Rants, raves greet U.S. World Cup play

Germany's defeat of the U.S. team draws praise from supporters happy the country made it so far and ill sentiment from soccer devotees who believe the U.S. received lucky breaks.

Jim Hu Staff Writer, CNET News.com
Jim Hu
covers home broadband services and the Net's portal giants.
Jim Hu
2 min read
Minutes after the whistle blew, signaling the United States' defeat by Germany on Friday, World Cup fans turned to the Web to express amazement, vent frustrations and even take a few shots at the team's unexpected success.

Friday's match marked the U.S. team's first quarterfinal game in World Cup history, a surprise after it finished last in the 1998 tournament. This year, the United States upset a heavily favored Portugal, tied the relentless South Koreans, and shut out regional rival Mexico in elimination play.

But the nail-biter against Germany prompted some international soccer devotees to tip their hats to the U.S. team. The United States' surprising run won an ounce of respect from some soccer-crazed fans overseas.

"It was really close and nice surprise to the world! You should be proud of your team," a fan claiming to be from Korea wrote on a Yahoo message board. "I hope Korean team will be another big surprise tomorrow."

But not everyone was shouting praise. The majority of World Cup postings on Internet message boards complained about the United States' unwelcome presence in the tournament as discussion about soccer inevitably turned political.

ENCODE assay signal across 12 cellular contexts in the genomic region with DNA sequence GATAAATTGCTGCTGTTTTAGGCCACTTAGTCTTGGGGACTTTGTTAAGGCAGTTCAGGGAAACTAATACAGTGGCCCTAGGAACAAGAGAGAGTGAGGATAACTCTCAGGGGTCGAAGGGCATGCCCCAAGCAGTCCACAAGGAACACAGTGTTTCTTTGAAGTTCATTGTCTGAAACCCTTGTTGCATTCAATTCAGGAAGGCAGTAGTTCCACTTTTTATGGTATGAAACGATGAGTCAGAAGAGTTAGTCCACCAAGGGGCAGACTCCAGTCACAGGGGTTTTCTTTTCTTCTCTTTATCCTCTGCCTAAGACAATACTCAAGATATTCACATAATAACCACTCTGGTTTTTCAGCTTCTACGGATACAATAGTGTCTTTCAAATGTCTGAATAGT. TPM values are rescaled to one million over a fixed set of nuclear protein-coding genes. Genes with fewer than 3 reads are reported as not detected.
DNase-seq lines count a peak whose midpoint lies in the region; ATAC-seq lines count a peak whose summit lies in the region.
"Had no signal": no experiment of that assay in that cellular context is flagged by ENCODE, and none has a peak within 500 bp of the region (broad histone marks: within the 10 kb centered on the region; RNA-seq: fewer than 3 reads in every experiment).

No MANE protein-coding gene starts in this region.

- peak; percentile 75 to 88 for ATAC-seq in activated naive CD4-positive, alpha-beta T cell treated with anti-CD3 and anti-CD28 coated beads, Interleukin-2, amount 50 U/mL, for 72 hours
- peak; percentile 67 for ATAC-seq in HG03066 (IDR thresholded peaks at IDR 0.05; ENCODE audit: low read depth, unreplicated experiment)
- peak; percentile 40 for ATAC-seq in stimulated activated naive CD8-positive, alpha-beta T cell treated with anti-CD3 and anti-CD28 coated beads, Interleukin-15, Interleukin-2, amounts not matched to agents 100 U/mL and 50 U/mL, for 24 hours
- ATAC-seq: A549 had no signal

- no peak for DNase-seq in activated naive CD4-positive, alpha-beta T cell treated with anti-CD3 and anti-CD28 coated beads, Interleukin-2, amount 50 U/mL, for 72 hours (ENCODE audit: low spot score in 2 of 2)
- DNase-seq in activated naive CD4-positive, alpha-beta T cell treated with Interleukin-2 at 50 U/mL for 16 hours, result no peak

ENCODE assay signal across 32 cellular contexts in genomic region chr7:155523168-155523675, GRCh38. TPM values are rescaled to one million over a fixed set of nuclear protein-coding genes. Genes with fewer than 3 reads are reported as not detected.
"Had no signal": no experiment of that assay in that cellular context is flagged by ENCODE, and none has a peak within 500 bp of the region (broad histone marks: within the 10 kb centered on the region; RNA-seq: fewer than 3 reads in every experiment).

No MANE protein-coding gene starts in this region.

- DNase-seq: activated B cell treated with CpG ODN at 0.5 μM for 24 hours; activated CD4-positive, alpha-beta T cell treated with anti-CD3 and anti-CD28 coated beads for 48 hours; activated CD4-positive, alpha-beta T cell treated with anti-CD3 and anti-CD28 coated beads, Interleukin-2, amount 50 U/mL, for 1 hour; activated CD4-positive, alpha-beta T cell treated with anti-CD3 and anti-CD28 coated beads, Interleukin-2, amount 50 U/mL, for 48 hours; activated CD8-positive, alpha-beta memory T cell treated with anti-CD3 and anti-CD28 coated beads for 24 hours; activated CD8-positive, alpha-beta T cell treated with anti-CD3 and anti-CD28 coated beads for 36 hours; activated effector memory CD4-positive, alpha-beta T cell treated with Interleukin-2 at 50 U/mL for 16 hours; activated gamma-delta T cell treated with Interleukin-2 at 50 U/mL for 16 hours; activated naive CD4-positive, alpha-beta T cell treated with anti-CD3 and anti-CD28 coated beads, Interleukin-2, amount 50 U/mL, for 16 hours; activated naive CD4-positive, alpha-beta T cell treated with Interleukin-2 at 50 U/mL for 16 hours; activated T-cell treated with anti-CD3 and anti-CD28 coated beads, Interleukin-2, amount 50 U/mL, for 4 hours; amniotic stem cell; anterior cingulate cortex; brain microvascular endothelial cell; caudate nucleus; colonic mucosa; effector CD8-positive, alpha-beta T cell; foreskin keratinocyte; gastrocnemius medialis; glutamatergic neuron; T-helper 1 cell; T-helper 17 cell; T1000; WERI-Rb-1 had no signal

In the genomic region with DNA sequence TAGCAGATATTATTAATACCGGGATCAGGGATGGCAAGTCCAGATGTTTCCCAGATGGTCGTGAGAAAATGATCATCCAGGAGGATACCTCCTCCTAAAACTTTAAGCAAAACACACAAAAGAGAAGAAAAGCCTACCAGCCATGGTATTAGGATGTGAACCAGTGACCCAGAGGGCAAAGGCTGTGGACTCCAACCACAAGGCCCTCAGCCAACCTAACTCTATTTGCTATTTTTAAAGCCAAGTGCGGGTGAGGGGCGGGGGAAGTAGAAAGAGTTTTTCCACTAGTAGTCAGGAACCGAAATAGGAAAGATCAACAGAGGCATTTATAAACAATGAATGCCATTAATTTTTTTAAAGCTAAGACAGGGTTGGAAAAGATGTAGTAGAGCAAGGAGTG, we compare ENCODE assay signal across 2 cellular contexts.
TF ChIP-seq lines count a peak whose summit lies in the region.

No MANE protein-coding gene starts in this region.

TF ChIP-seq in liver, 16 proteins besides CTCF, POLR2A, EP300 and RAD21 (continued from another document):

"USA is not as good as it seems," one Web user wrote on Yahoo. "They run their mouth, sell bombs, pollute, cause wars...USA is a bad country and Germany sent them back home."

Added one posting on MSN: "Koreans will dominate! The Americans were a surprise at how good they did compared to their less than perfect performance last time. Just watch at how well the Asians will surprise you!"

High on the debate list before the Germany match was whether the U.S. team qualified on its own merits or was the recipient of some lucky breaks. There were endless arguments about whether the United States would have fallen before the second round if South Korea had not defeated Portugal. Many pro-Mexico fans also expressed outrage over the referee who missed a U.S. defender batting away the ball with his arm, which should have allowed Mexico a penalty kick.

Discussions also focused on whether a successful U.S. World Cup team would corrupt the otherwise America-free soccer world. But many fans, especially Americans, turned to the Web to praise a U.S. team that finally pulled itself out of the dregs.

"I think we should be very proud of our team," one reader wrote on Yahoo. "They played well...and gave a formidable opponent a run for its money. Let's look at this game as the starting point for a U.S. surge in soccer!"